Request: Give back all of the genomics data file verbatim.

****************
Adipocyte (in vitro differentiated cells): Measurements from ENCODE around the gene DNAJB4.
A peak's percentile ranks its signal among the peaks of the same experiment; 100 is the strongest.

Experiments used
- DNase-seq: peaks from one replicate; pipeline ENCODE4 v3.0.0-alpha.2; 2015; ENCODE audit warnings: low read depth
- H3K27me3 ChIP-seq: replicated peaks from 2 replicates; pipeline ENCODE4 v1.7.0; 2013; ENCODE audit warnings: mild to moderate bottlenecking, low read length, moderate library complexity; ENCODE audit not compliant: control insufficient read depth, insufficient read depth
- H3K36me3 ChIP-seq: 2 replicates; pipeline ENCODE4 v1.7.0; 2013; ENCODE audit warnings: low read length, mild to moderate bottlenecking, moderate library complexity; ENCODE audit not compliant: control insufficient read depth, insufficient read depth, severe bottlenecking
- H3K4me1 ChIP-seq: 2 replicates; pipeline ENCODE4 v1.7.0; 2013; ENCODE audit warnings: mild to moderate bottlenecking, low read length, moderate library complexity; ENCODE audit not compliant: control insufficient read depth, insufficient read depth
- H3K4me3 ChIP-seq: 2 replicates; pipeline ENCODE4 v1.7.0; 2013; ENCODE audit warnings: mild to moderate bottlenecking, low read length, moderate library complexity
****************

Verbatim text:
Adipocyte (in vitro differentiated cells): Measurements from ENCODE around the gene DNAJB4.
A peak's percentile ranks its signal among the peaks of the same experiment; 100 is the strongest.

Experiments used
- DNase-seq: peaks from one replicate; pipeline ENCODE4 v3.0.0-alpha.2; 2015; ENCODE audit warnings: low read depth
- H3K27me3 ChIP-seq: replicated peaks from 2 replicates; pipeline ENCODE4 v1.7.0; 2013; ENCODE audit warnings: mild to moderate bottlenecking, low read length, moderate library complexity; ENCODE audit not compliant: control insufficient read depth, insufficient read depth
- H3K36me3 ChIP-seq: 2 replicates; pipeline ENCODE4 v1.7.0; 2013; ENCODE audit warnings: low read length, mild to moderate bottlenecking, moderate library complexity; ENCODE audit not compliant: control insufficient read depth, insufficient read depth, severe bottlenecking
- H3K4me1 ChIP-seq: 2 replicates; pipeline ENCODE4 v1.7.0; 2013; ENCODE audit warnings: mild to moderate bottlenecking, low read length, moderate library complexity; ENCODE audit not compliant: control insufficient read depth, insufficient read depth
- H3K4me3 ChIP-seq: 2 replicates; pipeline ENCODE4 v1.7.0; 2013; ENCODE audit warnings: mild to moderate bottlenecking, low read length, moderate library complexity